15. JCF permalink
    December 21, 2007 6:55 pm

    Thanks, NancyP, for your good word on Trans women.

    Just FYI: there ARE, in fact, Guys Gone Wild videos. As you might imagine, they are primarily marketed to gay men (or even moreso, “curious” men).

  16. Nina permalink
    December 22, 2007 11:06 am

    Exhibitionism and sexual acting-out are frequently a response to early sexual abuse.

  17. December 24, 2007 2:27 pm

    You might enjoy Ariel Levy’s _Female Chauvinist Pigs_.

  18. December 26, 2007 4:29 pm

    Aaaargh… Plus, women never burned their bras! People never get that one right, and the myth just goes on and on — I always wonder where my undergrads get their notions of what feminism means and how the 1960s/70s phase of it got started. In any event, gratuitous boobishness isn’t liberating unless of course it is at a nurse-in (can you tell I lived in California for ten years?) – which leads me to remembering that there are cultures where breasts are not sexualized to the extent that they are here.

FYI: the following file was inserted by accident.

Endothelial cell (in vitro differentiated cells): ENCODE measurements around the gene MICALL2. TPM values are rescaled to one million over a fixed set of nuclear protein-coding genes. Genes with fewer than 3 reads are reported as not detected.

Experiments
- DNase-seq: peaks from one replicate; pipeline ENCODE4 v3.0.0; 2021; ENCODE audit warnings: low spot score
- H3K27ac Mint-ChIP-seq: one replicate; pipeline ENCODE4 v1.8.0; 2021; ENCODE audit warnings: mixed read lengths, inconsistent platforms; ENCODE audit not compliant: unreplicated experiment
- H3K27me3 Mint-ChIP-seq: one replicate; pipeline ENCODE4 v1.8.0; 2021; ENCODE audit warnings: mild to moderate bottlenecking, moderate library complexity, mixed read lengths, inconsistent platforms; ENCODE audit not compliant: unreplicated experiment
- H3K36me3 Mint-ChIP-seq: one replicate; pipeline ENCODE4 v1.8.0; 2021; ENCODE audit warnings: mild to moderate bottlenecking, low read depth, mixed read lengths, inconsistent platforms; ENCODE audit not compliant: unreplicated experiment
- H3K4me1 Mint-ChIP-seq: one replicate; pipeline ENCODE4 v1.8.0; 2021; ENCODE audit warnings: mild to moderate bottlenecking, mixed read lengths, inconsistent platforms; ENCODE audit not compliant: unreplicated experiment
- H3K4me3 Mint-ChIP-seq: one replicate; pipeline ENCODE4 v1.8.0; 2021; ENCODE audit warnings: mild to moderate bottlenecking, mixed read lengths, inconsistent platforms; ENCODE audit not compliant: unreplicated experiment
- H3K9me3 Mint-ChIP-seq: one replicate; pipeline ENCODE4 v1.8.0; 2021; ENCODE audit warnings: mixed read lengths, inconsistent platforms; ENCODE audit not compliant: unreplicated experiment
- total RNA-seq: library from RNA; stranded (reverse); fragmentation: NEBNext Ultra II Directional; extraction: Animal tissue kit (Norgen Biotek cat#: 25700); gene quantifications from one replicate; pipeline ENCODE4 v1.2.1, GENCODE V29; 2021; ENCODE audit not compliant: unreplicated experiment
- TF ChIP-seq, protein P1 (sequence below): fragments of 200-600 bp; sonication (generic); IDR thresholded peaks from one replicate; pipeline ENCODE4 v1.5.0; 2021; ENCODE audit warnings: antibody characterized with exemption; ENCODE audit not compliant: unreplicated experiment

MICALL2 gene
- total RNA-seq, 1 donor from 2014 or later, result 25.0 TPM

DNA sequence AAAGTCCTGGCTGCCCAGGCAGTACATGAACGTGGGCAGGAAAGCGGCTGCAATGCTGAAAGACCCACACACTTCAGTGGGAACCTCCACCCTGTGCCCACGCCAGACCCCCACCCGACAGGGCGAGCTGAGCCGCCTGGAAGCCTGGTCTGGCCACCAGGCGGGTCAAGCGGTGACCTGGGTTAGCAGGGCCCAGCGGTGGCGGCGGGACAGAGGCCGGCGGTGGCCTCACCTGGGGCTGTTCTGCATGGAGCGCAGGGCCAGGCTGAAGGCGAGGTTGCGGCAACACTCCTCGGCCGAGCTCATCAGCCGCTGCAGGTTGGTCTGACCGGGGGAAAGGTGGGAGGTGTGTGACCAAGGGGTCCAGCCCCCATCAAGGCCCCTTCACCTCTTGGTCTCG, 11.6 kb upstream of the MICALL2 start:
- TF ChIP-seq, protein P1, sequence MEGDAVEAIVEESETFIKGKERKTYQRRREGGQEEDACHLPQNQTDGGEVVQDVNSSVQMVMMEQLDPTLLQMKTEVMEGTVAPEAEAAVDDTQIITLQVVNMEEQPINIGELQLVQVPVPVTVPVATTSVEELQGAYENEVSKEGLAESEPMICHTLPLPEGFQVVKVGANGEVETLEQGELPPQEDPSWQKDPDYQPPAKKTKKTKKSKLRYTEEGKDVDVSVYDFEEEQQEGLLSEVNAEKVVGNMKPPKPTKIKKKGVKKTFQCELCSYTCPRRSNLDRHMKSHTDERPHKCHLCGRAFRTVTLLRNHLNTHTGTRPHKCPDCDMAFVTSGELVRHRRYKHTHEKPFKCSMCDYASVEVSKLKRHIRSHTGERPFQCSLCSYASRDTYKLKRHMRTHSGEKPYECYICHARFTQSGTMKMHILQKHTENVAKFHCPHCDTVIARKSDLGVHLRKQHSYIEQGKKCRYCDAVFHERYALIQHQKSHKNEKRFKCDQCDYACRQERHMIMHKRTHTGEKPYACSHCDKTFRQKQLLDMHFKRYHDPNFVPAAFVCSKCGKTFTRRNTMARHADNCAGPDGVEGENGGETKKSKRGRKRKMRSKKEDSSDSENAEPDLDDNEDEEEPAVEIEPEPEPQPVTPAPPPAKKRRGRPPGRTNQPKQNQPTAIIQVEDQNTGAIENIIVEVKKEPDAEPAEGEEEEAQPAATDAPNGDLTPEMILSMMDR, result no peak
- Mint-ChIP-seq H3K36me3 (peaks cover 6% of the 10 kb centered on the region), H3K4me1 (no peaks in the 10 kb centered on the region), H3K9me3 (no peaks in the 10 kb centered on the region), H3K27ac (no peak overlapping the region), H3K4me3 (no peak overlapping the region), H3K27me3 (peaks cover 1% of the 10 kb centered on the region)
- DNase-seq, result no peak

Sexuality: good. Exhibitionism: bad. Or unhealthy, anyway. I just don’t get the “Girls Gone Wild” thing.

    I’m all for affirming the beauty of women’s bodies and the human body in general, in any of its forms and varying abilities. The more of that the better. But what you’re talking about plays into the steotypes of what is beautiful, perfect, attractive and so on, not to mention the commercialization and commodification of everything. It doesn’t have anything to do with feminism and if anyone says it does, they’re lying, so there.

    Hmph. And thanks for this.

  19. December 26, 2007 4:31 pm

    P.S. Need I say that I define myself as a feminist? Just in case it wasn’t clear. And again I say, this commercialized body-display has nothing to do with feminism. (Human rights for sex workers are another matter.)